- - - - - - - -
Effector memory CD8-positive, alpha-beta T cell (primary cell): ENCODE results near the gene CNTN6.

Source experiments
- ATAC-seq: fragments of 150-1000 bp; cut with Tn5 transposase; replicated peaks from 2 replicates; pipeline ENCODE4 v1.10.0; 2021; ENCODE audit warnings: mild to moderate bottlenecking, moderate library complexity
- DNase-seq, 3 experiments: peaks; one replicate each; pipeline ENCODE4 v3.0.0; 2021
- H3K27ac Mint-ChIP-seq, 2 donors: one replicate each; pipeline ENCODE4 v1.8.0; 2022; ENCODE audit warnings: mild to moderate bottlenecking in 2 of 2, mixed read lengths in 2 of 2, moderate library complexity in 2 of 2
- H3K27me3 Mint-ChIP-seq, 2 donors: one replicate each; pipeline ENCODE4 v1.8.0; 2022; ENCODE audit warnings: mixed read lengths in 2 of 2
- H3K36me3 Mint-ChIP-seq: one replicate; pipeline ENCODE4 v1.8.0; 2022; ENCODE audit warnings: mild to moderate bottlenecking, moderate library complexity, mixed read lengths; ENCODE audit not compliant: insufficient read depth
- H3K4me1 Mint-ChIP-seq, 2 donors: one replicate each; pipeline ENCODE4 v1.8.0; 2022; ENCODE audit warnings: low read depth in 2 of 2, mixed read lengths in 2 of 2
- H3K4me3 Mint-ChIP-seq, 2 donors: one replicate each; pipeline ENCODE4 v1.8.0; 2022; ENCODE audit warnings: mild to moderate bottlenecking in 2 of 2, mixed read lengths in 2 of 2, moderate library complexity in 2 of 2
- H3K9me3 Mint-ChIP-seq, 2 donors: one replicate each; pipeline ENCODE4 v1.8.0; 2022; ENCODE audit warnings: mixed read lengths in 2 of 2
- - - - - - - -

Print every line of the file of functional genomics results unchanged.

Effector memory CD8-positive, alpha-beta T cell (primary cell): ENCODE results near the gene CNTN6.

Source experiments
- ATAC-seq: fragments of 150-1000 bp; cut with Tn5 transposase; replicated peaks from 2 replicates; pipeline ENCODE4 v1.10.0; 2021; ENCODE audit warnings: mild to moderate bottlenecking, moderate library complexity
- DNase-seq, 3 experiments: peaks; one replicate each; pipeline ENCODE4 v3.0.0; 2021
- H3K27ac Mint-ChIP-seq, 2 donors: one replicate each; pipeline ENCODE4 v1.8.0; 2022; ENCODE audit warnings: mild to moderate bottlenecking in 2 of 2, mixed read lengths in 2 of 2, moderate library complexity in 2 of 2
- H3K27me3 Mint-ChIP-seq, 2 donors: one replicate each; pipeline ENCODE4 v1.8.0; 2022; ENCODE audit warnings: mixed read lengths in 2 of 2
- H3K36me3 Mint-ChIP-seq: one replicate; pipeline ENCODE4 v1.8.0; 2022; ENCODE audit warnings: mild to moderate bottlenecking, moderate library complexity, mixed read lengths; ENCODE audit not compliant: insufficient read depth
- H3K4me1 Mint-ChIP-seq, 2 donors: one replicate each; pipeline ENCODE4 v1.8.0; 2022; ENCODE audit warnings: low read depth in 2 of 2, mixed read lengths in 2 of 2
- H3K4me3 Mint-ChIP-seq, 2 donors: one replicate each; pipeline ENCODE4 v1.8.0; 2022; ENCODE audit warnings: mild to moderate bottlenecking in 2 of 2, mixed read lengths in 2 of 2, moderate library complexity in 2 of 2
- H3K9me3 Mint-ChIP-seq, 2 donors: one replicate each; pipeline ENCODE4 v1.8.0; 2022; ENCODE audit warnings: mixed read lengths in 2 of 2